About the Eckenrode Family
My family arrived in Pennsylvania on September 5, 1743. We have served in every major war fought by this country starting with the American Revolution. We were pioneers that helped settle the dangerous west when Indians were the primary inhabitants of what became central and western Pennsylvania. It was in central Pennsylvania that the family did the majority of its growth. And from the small towns of Loretto, Huntingdon, and Gallitzin we migrated to new parts of this country as they were opened for settlement.
In my travels, both in person and on the Internet, I have found many distant cousins all over this country. I have also found that people that I grew up with are actually distant relatives.
My family moved to Huntingdon in 1970 from Sinking Valley. My father was the greenskeeper in charge of the construction of the Standing Stone Country Club north of town on 26. My sister Sandy and I are both graduates of Huntingdon High School in the mid 70's. I can't believe how things have changed since then.
We were both proud members of the band under Benny Truax and William Croisssant and represented the school at county and district band.
I don't get back to town as often as I would like because my work keeps me busy. But, when I do I like to cruise out to the lake to relax or get out to Standing Stone CC, American Legion Country Club in Mount Union, or Sinking Valley Country Club for a nice relaxing round or two.
I have asked my nephew Aaron Rhone to send me anything that he would like to add to this page, as it is our family's web site. So time-to-time there will be some interesting updates. Aaron is suffering from a rare disorder called Cyclical Vomiting Syndrome. There is a link below to the support group for CVS. There has been a lot of news coverage recently on this disorder. My sister told me that she and Aaron have been invited to appear on an upcoming segment of the Leeza show discussing rare disorders.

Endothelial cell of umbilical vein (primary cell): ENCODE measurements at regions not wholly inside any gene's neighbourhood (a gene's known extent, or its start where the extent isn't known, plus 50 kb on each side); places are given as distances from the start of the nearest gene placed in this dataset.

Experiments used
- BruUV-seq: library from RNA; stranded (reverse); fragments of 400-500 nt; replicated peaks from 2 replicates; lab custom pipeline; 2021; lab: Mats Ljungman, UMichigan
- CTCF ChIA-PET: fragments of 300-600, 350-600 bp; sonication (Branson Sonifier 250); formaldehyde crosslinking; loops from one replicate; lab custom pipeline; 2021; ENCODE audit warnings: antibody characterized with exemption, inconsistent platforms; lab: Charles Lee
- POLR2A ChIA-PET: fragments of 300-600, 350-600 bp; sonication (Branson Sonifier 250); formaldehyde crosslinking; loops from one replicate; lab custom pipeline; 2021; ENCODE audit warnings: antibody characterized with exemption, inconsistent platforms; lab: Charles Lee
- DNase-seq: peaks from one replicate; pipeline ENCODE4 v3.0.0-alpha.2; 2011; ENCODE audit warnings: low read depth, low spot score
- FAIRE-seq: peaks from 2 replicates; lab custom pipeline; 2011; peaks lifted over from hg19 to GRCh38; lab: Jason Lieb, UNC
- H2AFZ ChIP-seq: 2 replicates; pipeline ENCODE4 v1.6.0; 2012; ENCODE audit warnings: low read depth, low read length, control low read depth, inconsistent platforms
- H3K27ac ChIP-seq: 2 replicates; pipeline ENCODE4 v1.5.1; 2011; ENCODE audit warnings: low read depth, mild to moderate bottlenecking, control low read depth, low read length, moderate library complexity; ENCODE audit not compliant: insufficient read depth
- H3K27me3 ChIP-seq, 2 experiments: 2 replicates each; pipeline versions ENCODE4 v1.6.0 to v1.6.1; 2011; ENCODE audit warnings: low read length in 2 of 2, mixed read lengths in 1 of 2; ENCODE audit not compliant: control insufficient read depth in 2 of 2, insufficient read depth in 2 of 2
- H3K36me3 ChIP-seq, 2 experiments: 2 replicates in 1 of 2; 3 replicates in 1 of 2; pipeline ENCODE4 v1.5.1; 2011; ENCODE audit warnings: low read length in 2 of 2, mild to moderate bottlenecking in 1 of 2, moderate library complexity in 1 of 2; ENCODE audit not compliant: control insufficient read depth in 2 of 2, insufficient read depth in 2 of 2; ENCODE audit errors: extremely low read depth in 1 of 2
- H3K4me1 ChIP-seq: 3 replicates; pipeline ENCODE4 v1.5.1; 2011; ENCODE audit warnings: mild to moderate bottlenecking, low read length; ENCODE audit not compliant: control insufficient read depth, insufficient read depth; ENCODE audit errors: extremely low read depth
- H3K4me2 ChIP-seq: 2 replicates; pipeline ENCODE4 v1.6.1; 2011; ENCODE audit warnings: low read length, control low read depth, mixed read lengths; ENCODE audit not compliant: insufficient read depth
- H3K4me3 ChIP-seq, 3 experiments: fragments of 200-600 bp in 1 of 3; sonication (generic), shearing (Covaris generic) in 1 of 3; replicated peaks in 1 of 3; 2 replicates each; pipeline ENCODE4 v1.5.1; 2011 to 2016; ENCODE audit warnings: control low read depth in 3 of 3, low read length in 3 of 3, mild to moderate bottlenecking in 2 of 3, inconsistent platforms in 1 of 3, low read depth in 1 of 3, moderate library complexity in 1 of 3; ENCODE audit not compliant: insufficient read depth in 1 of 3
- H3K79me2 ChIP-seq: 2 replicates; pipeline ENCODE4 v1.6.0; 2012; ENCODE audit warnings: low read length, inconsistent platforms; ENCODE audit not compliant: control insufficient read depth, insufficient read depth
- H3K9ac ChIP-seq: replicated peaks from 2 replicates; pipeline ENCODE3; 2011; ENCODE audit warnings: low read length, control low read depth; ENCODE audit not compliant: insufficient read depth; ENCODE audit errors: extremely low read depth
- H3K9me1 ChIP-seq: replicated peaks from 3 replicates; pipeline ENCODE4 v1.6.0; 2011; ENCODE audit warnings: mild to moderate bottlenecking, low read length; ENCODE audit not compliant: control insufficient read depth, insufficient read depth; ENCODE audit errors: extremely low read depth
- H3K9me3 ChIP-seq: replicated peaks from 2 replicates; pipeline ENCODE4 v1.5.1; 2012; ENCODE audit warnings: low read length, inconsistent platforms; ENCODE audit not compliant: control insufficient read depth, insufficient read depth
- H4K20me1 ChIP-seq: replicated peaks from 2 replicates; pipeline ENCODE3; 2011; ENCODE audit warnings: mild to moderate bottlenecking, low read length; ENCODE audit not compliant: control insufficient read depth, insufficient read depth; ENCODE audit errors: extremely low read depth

The problem with having a disorder such as this is the mis-diagnosis that occurs on a regular basis. Before finding doctors that understood what was happening, he was diagnosed as bolemic and anti-social. The doctor said that he was doing this to get out of going to school. But that doctor doesn't have a very good track record with our family.
Please visit our favorite sites and you might get a little more insite to us.
What started out fairly simply has become a very involved process that has had me in contact with relatives/cousins, many distant, who have been doing the same thing. I think the most interesting discovery was through a cousin in California that turned me onto a book written about the family. I am looking forward to getting my copy.
Many of the things in this book seem to confirm my suspicions of a change in the spelling of the family name. What is really interesting is the number of different spellings that I have been finding.
In the 1700's, when the family first came to this country, the census was being taken by volunteers. Many of these people did not understand the German language and its specific pronunciations. It is not surprising that the name Eckroth (a signature on documents found on estate indicate this to be the original spelling) could be mispelled. The german pronunciation would be ek' rot (with the long o). Therefore seeing spellings such as Eckwrot and Eckrote make some sense.
It wasn't very long after 1741 that the name Eckenroth appears to have evolved and then a short time after that Eckenrode.
As the family grew and expanded they became pioneers and set out to settle on the frontier of Western Pennsylvania. From what is now Cambria County, the family multiplied rapidly. From there we would go on to settle in Ohio and Indiana.
As this page evolves, I plan to add the family tree (currently over 1000 names dating back to 1741) as I have it and additional resources that I stumble onto. I may even post a Gedcom file for downloading. I possess a copy of the Loretto Centenary from Loretto, PA and have volunteered to be a resource for people researching thier families in Central Pennsylvania